There is no longer a need to resubmit the TM30 each time a tenant travels internationally and returns.

Income Tax Implications of the TM30 Notification? 

Many landlords are concerned that submitting a TM30 Notification could negatively impact their income tax situation, fearing that it might signal to the Thai Immigration, which could in turn notify the Revenue Department about potential rental income.

Currently, there is no direct link between the Thai Immigration Department and the Revenue Department. However, with the digitalization and modernization of Thai Government processes, such linkages could eventually be established.

How to Register the TM30 Notification?

Landlords need to prepare the following documents to file the TM30:

– Completed TM30 Form

– Copy of the Lease Agreement

– Copy of the Property Title Deed

– Copy of the Landlord’s ID or Passport

– Copy of the Tenant’s Passport

– Copy of the Tenant’s Entry Stamp Page

There are three ways to submit the TM30 Form:

1. By Mail: Landlords can download the TM30 Form from the Thai Immigration website, fill it out, and mail it along with the supporting documents. This method generally takes 2-4 weeks.

Thai Immigration Mailing Address:

Notification of residence of foreign persons, Subdivision 2, Immigration Division 1, Chaloem Phrakiat Government Center 80th Anniversary, No. 120 Village No. 3, Chaengwattana Road, Soi 7, Thung Song Hong Subdistrict, Lak Si District, Bangkok 10210

2. Visit the Immigration Office: Completing the TM30 Form and bringing it with the supporting documents to the local immigration office is less preferred due to its inconvenience.

Thai Immigration Office Location: 

2nd floor, Immigration Division 1, Chaloem Phrakiat Government Complex 80th Anniversary, Chaeng Watthana Road, Soi Thung Song Hong Subdistrict, Lak Si District, Bangkok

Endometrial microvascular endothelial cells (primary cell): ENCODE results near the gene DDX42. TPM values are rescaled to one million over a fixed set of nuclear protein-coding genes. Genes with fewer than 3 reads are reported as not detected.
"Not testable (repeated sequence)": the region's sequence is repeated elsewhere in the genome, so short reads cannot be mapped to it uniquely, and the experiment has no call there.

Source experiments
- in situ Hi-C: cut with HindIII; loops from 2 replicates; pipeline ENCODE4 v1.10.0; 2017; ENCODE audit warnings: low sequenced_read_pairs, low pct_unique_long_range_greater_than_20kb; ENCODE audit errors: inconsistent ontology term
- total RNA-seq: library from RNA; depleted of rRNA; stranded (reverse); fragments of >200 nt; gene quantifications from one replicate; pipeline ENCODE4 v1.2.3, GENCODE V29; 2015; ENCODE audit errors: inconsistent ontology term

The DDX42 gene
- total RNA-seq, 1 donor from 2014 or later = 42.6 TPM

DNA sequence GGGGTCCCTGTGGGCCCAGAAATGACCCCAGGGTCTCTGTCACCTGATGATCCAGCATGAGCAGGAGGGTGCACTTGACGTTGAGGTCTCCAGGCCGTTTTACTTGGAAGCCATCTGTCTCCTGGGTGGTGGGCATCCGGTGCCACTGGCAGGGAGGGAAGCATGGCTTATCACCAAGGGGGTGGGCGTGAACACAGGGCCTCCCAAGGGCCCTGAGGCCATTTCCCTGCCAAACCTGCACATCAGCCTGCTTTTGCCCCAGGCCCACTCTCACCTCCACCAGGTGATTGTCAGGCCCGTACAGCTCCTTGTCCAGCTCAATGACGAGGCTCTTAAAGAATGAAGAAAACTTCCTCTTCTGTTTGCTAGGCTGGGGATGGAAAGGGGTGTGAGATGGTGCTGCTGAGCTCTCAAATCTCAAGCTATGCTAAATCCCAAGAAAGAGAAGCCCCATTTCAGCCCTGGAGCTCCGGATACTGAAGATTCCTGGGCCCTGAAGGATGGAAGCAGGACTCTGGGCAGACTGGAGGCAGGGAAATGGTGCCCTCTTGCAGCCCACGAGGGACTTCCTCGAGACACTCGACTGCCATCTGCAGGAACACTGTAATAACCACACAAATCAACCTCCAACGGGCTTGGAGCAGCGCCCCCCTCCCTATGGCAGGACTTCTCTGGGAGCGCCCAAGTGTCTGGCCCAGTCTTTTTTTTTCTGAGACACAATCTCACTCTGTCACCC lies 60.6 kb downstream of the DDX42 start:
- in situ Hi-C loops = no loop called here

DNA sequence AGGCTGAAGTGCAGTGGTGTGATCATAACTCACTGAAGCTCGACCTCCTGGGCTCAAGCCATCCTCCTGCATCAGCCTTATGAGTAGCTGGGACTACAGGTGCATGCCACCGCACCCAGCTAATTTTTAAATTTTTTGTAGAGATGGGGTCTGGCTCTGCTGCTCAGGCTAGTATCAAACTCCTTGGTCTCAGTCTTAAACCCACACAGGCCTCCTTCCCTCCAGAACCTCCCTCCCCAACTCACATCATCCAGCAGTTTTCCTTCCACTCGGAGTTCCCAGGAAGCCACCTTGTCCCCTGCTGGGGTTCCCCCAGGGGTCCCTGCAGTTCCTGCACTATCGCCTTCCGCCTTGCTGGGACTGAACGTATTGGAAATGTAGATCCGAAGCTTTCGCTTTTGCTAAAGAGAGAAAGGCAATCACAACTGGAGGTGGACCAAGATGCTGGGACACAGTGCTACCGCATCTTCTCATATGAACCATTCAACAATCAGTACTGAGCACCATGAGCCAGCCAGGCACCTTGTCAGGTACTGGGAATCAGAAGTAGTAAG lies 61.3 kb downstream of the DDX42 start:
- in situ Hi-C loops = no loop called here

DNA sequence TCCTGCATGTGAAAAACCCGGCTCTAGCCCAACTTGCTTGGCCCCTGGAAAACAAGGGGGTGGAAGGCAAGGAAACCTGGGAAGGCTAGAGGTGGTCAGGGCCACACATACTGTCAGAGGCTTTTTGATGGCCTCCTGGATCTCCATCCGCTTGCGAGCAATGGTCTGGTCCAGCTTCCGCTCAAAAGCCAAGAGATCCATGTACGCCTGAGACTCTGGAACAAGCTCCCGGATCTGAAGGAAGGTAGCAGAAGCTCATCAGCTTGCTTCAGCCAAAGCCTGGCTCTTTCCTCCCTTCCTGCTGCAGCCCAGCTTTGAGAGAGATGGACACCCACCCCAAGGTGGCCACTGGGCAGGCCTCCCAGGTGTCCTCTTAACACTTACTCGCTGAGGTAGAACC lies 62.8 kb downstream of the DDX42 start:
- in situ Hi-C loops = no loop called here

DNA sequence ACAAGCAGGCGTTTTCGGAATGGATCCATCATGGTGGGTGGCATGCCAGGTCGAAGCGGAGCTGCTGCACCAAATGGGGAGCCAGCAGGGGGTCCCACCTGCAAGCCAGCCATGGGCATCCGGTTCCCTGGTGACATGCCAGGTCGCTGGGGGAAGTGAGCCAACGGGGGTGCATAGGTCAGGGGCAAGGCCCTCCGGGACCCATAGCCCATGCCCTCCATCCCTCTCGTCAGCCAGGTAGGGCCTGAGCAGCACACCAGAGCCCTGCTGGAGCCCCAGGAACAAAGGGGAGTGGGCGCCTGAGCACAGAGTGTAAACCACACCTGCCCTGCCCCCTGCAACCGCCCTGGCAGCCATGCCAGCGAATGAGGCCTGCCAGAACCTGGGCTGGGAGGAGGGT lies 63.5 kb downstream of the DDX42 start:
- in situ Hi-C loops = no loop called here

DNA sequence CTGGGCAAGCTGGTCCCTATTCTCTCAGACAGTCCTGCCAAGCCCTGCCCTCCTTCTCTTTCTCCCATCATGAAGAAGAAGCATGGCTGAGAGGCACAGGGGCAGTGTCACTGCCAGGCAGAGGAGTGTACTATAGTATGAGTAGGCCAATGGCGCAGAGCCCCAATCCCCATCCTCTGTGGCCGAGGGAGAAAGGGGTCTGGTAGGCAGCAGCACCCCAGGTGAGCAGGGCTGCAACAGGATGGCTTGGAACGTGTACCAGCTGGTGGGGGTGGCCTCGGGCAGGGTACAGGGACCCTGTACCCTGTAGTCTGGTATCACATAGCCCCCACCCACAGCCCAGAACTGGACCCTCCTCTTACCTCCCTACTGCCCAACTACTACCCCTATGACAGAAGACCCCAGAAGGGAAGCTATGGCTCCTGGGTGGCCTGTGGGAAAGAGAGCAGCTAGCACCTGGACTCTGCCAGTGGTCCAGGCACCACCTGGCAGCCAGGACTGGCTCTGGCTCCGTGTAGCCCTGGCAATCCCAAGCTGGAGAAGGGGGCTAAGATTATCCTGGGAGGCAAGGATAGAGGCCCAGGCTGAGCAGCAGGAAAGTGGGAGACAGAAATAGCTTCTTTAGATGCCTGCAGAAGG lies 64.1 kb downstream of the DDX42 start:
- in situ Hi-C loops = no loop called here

3. Online Submission: This is the most efficient method. Landlords can visit the Thai Immigration website, complete the form online, and upload the required documents.

Step 1. Visit the Thai Immigration TM30 Registration Page

Step 2. Create a Landlord Profile and register property details

Step 3. Upload Tenant(s) and Tenancy Details

TM30 Regulation Summary

The TM30 regulation serves as a critical tool for enhancing national security by monitoring the residency status of non-Thai nationals residing in Thailand. It places the primary responsibility on landlords to register their foreign tenants with the immigration department within 24 hours of their arrival.

In recent years, the enforcement of this regulation has become more stringent, with significant penalties for those who fail to comply. However, the availability of multiple submission methods, including online registration, has made it easier for landlords to fulfill this obligation, thereby helping to avoid potential fines and ensuring compliance with Thai law.

Share to :

Table of Contents

Join our Bangkok Real Estate Newsletter!

Dive deeper into Bangkok's property market and gain insights that empower your decisions.

If you are a Bangkok homeowner, property seeker or just interested in the city’s real estate market, we deliver essential guides, detailed reports, and the latest news straight to your inbox.

Be the first to the latest insight

You may also like